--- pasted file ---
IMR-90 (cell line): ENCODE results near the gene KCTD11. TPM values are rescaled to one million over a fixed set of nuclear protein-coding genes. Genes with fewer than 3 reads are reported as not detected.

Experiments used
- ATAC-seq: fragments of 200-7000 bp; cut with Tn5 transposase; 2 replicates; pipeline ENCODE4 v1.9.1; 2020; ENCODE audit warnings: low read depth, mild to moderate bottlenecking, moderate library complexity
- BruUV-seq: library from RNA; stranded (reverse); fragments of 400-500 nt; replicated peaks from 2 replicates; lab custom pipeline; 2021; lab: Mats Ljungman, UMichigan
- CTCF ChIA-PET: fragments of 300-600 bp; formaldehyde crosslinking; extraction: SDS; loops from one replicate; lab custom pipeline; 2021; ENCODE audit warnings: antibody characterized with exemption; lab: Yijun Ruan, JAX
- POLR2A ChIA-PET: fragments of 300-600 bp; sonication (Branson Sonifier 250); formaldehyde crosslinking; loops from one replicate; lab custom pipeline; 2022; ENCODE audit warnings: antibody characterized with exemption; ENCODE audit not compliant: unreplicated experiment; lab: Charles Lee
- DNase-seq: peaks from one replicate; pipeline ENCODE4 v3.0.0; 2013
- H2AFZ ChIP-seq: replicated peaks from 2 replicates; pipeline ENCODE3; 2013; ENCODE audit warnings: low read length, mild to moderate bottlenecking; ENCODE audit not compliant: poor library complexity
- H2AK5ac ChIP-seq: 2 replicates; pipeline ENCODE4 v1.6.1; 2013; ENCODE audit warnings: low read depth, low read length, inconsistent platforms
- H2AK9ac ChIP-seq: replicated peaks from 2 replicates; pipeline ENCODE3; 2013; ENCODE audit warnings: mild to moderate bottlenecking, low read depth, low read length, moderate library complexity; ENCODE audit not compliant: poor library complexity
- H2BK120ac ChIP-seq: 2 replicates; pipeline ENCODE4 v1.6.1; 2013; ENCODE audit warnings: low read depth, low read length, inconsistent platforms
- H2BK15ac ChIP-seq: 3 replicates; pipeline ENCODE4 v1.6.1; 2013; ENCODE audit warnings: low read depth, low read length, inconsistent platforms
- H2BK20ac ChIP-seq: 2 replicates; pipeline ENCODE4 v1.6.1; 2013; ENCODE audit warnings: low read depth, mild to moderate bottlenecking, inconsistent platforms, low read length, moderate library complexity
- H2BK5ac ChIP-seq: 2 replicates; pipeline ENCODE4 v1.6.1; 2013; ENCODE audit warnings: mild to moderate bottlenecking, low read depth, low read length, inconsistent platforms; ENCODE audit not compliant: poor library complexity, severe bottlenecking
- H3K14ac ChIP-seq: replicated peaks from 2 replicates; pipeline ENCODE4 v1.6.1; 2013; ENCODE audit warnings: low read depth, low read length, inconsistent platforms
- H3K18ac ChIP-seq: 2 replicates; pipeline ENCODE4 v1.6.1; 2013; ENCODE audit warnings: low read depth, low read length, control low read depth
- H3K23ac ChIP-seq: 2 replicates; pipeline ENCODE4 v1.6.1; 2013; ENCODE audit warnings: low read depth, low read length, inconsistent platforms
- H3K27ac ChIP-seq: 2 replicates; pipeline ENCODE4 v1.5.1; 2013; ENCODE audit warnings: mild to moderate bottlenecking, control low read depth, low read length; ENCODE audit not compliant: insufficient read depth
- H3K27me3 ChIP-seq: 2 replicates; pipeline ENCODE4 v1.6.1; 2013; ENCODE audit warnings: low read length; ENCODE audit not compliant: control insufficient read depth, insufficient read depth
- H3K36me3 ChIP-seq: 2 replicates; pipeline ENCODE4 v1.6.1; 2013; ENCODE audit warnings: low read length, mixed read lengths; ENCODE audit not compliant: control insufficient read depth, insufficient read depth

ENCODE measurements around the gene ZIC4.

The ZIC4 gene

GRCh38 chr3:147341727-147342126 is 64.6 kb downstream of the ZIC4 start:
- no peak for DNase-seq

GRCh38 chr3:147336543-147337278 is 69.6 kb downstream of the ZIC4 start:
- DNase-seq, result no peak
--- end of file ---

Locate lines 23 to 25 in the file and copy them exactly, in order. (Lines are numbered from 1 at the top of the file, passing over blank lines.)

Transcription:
GRCh38 chr3:147341727-147342126 is 64.6 kb downstream of the ZIC4 start:
- no peak for DNase-seq

GRCh38 chr3:147336543-147337278 is 69.6 kb downstream of the ZIC4 start: